NEW YORK (
) -- Europe's finance ministers agreed to boost the firepower of the bailout fund for ailing eurozone countries. They had hoped to increase the European bailout fund to €1 trillion ($1.3 trillion), but failed to do so at a meeting Tuesday night.
A European official said Wednesday the future of the eurozone could rest with a meeting of European heads of state on Dec. 9.
"We are now entering the critical period of 10 days to complete and conclude the crisis response of the European Union," EU Monetary Affairs Commissioner Olli Rehn said. He added: "There is no one single silver bullet that will get us out of this crisis."
Europe may have to turn to the International Monetary Fund to help it stem the eurozone's two-year debt crisis.
At the start of trading Wednesday, European stocks moved lower and U.S. futures suggested Wall Street would open down. But both moved higher after the People's Bank of China, in an an effort to stimulate the economy, cut its banks' reserve requirement ratio by 0.5 percentage points.
In Asia, prior to the move from China, Japan's Nikkei 225 index dropped 0.5% to close at 8,434.61, and Hong Kong's Hang Seng declined 1.5%. Shares in mainland China fell 3.3%.
Investors on Wednesday were digesting a ratings downgrade from Standard & Poor's of some of the globe's biggest banks.
Bank of America's
Merrill Lynch unit and
long-term debt to A- from A, and put their ratings on a "negative" watch.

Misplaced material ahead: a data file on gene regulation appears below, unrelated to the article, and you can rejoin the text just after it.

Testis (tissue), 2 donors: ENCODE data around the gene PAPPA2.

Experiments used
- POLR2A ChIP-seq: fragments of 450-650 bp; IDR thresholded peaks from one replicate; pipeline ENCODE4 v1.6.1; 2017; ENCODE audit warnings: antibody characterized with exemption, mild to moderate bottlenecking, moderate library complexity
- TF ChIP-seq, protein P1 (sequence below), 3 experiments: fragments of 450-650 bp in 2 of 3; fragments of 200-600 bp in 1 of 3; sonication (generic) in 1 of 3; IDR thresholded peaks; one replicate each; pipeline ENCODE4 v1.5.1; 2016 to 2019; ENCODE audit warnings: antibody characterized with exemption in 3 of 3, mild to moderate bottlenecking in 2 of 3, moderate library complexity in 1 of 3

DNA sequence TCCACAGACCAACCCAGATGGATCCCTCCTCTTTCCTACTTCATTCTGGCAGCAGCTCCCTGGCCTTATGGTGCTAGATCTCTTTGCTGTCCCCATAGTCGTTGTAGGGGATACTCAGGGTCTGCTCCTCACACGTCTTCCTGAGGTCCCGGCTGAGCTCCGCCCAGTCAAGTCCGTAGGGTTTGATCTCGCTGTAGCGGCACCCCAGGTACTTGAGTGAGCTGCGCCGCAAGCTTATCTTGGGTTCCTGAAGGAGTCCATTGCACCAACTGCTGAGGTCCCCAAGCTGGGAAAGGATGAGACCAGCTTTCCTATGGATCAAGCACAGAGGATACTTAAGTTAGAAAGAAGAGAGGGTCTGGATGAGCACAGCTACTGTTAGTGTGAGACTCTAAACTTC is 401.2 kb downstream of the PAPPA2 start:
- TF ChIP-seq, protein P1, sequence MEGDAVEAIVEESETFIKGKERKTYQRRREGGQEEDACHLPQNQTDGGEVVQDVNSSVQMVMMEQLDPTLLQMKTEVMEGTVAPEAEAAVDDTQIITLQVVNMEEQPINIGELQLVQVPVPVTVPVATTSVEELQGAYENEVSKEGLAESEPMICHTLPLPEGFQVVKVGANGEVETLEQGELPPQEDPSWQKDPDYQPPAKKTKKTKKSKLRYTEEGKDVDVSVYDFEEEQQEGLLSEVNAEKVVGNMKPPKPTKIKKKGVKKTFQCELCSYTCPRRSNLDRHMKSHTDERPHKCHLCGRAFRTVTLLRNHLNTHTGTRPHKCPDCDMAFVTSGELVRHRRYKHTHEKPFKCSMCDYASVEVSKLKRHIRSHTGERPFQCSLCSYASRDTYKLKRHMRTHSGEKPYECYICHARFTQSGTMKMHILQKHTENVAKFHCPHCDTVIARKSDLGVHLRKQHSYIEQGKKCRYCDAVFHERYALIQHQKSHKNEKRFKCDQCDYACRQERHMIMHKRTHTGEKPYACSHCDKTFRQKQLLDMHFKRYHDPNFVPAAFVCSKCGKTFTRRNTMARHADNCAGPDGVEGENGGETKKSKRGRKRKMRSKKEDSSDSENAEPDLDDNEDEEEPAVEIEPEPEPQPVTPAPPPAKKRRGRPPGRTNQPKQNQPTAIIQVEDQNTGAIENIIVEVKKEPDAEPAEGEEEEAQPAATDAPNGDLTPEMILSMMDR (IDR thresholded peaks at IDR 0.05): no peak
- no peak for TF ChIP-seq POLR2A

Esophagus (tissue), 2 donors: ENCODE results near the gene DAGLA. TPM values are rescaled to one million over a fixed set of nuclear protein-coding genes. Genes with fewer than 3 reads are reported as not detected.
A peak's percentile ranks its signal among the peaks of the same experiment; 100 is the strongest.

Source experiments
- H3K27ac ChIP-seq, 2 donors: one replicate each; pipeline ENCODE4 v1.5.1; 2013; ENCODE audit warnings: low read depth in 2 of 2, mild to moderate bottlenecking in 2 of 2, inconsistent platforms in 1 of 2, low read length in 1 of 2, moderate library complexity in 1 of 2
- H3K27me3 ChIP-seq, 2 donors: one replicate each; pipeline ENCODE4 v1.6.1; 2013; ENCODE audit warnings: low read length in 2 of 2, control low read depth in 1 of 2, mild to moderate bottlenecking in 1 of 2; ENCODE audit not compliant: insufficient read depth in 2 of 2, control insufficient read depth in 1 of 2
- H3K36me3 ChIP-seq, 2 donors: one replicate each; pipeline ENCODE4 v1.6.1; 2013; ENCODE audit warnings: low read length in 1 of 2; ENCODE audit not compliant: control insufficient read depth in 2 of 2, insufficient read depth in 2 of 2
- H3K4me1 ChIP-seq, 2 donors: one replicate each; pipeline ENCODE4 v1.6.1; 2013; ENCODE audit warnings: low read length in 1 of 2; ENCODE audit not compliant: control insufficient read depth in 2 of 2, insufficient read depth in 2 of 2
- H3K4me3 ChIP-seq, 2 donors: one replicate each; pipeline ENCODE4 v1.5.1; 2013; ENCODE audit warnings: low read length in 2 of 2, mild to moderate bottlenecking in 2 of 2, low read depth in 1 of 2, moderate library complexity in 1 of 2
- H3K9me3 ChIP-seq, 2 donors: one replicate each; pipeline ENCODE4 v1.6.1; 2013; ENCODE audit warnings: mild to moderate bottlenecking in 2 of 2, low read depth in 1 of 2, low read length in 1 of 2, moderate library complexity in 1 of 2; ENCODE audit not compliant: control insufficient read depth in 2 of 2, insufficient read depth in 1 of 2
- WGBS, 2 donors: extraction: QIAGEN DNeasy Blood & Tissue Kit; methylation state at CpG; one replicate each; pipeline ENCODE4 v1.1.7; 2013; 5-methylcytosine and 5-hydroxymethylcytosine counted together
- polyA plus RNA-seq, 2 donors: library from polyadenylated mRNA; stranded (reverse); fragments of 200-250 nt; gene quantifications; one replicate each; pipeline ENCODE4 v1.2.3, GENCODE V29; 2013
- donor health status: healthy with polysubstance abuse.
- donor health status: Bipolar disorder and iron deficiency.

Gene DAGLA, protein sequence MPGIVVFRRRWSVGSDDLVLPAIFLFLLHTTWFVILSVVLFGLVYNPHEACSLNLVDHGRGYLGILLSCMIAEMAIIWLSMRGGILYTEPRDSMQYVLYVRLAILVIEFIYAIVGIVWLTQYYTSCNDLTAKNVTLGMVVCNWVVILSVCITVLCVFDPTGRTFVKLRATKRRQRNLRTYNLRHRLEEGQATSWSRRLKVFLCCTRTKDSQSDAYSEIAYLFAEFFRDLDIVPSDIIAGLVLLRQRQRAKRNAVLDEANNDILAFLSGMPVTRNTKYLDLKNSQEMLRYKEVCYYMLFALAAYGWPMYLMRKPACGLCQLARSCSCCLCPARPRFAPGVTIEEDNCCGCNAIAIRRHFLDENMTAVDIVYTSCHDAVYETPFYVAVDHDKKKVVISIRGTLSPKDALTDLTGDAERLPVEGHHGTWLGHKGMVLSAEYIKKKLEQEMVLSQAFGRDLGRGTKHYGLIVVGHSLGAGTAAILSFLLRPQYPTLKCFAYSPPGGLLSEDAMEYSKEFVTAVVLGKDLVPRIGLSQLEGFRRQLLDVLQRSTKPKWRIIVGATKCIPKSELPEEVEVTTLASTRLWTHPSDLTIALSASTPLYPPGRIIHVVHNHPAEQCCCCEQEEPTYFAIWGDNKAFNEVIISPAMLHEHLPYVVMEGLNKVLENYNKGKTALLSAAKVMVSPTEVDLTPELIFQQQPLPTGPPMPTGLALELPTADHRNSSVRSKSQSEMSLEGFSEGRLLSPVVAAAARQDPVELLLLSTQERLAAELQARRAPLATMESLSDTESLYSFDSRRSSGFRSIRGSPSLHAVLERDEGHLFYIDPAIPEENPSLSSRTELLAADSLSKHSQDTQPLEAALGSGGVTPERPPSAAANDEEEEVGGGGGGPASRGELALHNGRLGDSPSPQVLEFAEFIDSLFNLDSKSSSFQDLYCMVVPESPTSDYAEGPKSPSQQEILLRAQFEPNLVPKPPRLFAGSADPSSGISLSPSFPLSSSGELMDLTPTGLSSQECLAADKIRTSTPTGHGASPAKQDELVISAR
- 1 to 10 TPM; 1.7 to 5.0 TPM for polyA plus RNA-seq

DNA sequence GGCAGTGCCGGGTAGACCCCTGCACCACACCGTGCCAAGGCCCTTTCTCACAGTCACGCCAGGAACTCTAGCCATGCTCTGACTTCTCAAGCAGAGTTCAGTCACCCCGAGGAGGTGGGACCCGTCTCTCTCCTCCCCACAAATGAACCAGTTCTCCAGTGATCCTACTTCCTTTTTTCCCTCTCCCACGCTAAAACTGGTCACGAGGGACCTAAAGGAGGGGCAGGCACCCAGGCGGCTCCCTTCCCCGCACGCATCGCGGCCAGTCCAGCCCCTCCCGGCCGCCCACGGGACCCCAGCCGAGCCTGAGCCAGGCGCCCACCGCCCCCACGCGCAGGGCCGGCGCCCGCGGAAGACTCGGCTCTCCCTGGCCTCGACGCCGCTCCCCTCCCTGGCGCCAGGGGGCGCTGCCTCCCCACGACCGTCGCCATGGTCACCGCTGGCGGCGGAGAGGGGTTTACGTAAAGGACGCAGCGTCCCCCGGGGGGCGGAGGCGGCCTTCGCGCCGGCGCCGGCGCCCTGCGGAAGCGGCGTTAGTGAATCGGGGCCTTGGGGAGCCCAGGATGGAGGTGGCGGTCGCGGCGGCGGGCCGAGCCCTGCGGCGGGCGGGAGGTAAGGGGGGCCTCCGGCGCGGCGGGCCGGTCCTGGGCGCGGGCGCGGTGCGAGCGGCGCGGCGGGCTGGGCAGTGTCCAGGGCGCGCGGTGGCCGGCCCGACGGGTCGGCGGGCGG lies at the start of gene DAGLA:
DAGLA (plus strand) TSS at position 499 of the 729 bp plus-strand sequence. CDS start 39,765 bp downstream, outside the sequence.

S&P's new ratings were part of a sweeping change to its rating methodology for 37 financial institutions published earlier this month.
was downgraded to A+ from AA-, and
was cut to A from A+.
Among the data on the economic calendar Wednesday are the weekly mortgage applications index from the Mortgage Bankers Association at 7 a.m. EST; the monthly payrolls report from Automatic Data Processing for November at 8:15 a.m.; and pending home sales for September at 10 a.m. The
also releases the Beige Book for November at 2 p.m.
President Obama is traveling Wednesday to Pennsylvania to push for an extension and expansion of this year's payroll tax cut, a move designed to increase consumer demand and boost the economy. If Congress doesn't act by the end of the year, the full payroll tax of 6.2% would be restored, increasing taxes on 160 million Americans, according to
The Associated Press
Congressional Republicans on Tuesday said they would support the payroll tax cut extension, after months of not exactly saying they would.
"In all likelihood we will agree to continue the current payroll tax relief for another year," Senate Republican leader Mitch McConnell said after a closed-door meeting of his colleagues,
said Tuesday he was "reassessing" whether to remain in the race for the Republican presidential nomination after allegations surfaced about a 13-year extramarital affair.
Cain, who at one time during the race garnered frontrunner status, denied the latest charges, as he has earlier allegations of sexual harassment.
"We have to do an assessment as to whether or not this is going to create too much of a cloud, in some people's minds, as to whether or not they would be able to support us going forth," said Cain, the former pizza executive.
-- Written by Joseph Woelfel
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